Tuesday, January 30, 2007


3. Is the fetus a person?

* If not, what is it?

* What is a person? There are many philosophical, theological and legal definitions which differ. In this country, legal persons include corporations and institutions such as the US Air Force Academy. Definitions of personhood which exclude the unborn also exclude infants and the comatose, as well as many handicapped.

* The unborn HAVE legal rights as persons under US law: They have inheritance rights; in their name lawsuits can be brought against individuals for harming them in the womb; "wrongful death" actions are brought against individuals who accidently injure an unborn child and cause death; criminals who assault pregnant women have been successfully prosecuted for murder when the child has been killed [Roe v. Wade, 410 US 113, @ 159].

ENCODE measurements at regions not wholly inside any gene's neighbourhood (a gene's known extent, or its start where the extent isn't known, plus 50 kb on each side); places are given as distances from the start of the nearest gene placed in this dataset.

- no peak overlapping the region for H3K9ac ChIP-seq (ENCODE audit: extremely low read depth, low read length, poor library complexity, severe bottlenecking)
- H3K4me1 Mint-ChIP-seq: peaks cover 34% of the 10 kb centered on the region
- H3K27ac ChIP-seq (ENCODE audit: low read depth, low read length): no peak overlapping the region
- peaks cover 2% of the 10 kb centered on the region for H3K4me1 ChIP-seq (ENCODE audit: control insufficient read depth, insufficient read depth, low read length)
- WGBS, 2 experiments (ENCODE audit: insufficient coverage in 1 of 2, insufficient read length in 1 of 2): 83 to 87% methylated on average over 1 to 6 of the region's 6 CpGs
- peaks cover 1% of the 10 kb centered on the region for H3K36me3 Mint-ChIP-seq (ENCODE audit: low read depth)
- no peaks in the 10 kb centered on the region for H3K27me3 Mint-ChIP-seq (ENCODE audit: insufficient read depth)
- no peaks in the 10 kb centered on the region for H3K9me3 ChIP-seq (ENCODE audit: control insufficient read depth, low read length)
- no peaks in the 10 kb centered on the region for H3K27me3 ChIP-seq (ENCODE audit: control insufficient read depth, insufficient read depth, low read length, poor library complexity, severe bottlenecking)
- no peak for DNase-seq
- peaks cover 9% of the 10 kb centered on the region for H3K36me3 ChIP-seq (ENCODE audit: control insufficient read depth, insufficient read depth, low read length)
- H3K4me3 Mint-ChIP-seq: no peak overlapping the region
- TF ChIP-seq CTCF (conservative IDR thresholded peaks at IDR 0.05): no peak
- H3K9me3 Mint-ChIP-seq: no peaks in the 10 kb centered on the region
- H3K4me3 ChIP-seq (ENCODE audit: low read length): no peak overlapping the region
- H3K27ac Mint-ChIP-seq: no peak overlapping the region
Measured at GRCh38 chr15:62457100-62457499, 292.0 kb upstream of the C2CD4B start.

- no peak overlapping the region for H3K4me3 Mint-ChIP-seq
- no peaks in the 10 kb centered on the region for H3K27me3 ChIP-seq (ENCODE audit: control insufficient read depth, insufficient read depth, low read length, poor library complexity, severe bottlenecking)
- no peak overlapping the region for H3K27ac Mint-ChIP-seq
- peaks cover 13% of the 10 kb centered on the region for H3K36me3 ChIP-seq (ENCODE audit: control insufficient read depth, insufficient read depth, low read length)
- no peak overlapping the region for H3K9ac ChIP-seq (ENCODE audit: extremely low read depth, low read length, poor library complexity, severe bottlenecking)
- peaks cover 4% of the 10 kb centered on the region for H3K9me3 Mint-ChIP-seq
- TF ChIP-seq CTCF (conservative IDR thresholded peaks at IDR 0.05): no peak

* American Jurisprudence, one of the two most authoritative American legal encyclopedias states: "Biologically speaking, the life of the human being begins at the moment of conception in the mother's womb, and as a general rule of construction in the law, a legal personality is imputed to an unborn child for all purposes which would be beneficial to the infant after its birth."

* The US Supreme Court (Roe v. Wade) arbitrarily declared every human but the unborn child a person. It recognized that if the unborn were considered legal persons, their right to life would be protected under the 14th Amendment [Av at 156]. The Court's arbitrary, unjustified definition of personhood boils down to an undefined standard of what determines a life worth being allowed to live.

* The 14th Amendment declares that "no person . . . shall be deprived of life, liberty, or property without due process of law."

* Even if we were in doubt whether a fetus is a person, would it be the wise thing, then, to kill it? Does a wise hunter who sees a stirring in a bush shoot it without knowing what it is?

[To be continued.]

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